The only effective lies are physical evidence, such as forged documents or other genuine indicia used improperly. The problem is that these backfire spectacularly if proven false. There is no more damning evidence that something the jury can hold in their hands. Very few people can pull off the necessary "Who, me?" demeanor. If a lie can be proven false, then there is no defense.


Sincerity to a point, but before it gets slurpy. In other words, if it sounds like a duck, walks like a duck and acts like a duck, there's a good possibility it is a duck. If the testimony and evidence jive, then I would give you the benefit of the doubt.


The classic tax lie involves declaring pets as dependents. We had a case sort of like that a while ago. The scam went this way: I buy a breeding pair of beavers from you. I pay you $1000 each, of which you get $200 in cash and the rest promised to you in the form of offspring from the breeding pair. The whole thing is designed to create paper losses. There are all kinds of weird exemptions for farming you can play with. … The kicker of the story is that the guy doing it claims he's raising these beavers in his house in downtown San Jose, California. When I see this I think, "I'll go out and check. I'd love to see beavers in San Jose." In fact, he was gone when the agent went to see him, but the lesson here is that you don't want your lie to be too interesting.


If you're going to lie, keep it as close to the truth as possible, only changing what's absolutely necessary. That way, the story will, at least, make sense. And rehearse your story. You have to be able to tell it naturally, without looking nervous and stumbling all over yourself.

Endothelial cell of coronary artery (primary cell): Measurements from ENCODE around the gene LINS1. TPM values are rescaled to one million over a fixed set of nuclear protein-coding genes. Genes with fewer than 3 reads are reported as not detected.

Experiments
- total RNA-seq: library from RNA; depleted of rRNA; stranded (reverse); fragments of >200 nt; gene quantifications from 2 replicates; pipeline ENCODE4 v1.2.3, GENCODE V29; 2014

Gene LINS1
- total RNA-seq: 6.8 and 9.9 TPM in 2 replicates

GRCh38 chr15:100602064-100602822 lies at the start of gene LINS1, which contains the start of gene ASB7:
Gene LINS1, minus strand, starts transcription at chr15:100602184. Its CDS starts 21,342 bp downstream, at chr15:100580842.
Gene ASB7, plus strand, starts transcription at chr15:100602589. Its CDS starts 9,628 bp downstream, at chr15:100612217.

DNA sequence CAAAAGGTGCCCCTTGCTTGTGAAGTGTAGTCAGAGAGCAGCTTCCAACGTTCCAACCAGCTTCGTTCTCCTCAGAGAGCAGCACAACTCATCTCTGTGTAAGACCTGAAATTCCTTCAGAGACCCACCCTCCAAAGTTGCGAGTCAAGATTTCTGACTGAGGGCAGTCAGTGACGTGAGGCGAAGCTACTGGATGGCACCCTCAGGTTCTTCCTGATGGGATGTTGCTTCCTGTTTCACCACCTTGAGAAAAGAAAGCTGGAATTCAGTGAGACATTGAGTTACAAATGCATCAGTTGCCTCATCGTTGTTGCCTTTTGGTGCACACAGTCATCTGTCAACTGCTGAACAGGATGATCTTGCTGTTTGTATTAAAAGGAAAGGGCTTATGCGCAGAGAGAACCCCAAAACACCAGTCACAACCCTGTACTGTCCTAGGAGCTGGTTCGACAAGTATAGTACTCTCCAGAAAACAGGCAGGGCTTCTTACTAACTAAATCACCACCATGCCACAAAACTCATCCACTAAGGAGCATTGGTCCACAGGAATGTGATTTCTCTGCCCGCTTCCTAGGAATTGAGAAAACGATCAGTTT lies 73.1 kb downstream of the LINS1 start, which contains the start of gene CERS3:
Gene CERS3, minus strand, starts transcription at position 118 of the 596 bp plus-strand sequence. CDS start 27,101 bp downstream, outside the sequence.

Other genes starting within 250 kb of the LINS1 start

Here's how you don't want to lie: I had a listing and the place had been really hard to rent. It was in a secure building, but it didn't have any charm and it was kind of noisy and pretty expensive. So, I'd shown it a lot, no one was renting it and the owner was getting anxious. I showed it to one guy who liked it. He wanted to take it. Good. Now, I needed verification of income, and he's self-employed, so he can't give me a pay stub. I have to have something, so usually in a case like that, I'll ask for a copy of your tax return. He bought me a tax return — the ink wasn't even dry. It's a pretty good trick, really — an impressive tax return. But he would have been a lot better off photocopying it before handing me a brand new original.

On rental applications, I check as much as my owners want. I check as little as I can get away with. I'm human. I've been doing this for so long that I have a good sense of people. However, if an owner wants me to talk to a landlord, there's a trick: I don't talk to the current landlord. They could be trying to get rid of a bad tenant. I talk to a landlord two landlords back, so they don't have anything to lose.

I always check credit. It's a very easy thing to do. And if someone comes up with really bad credit, like a recent bankruptcy, and they haven't said anything about it, it makes me really angry. Under a circumstance like that, if two people want an apartment, I'll be angry enough to start leaning toward the other person. My approach is, I know that life happens, but tell me ahead of time. I'm going to be really mad if I find it out later.


The cliché you hear most often is probably the most accurate: if you want to smuggle, get yourself a haircut and an Armani suit. Someone who looks like he's doing legitimate business, who looks like he belongs and is polite is going to do well. But be thorough in your disguise. If you're wearing an Armani suit and your luggage is an Army surplus backpack, we're going to notice that.

Talk!We have a series of profiles of typical suspects, but I don't want to go into them. I will say that a male traveling on his own internationally, especially a young male, is going to be scrutinized more than a female. If he has long hair, he'll be scrutinized more. If he's dressed unconventionally, wearing a leather jacket, earrings and so forth, he'll be stopped first. It might seem trite, but it's also often accurate. Criminals aren't always subtle or clever people.    </end>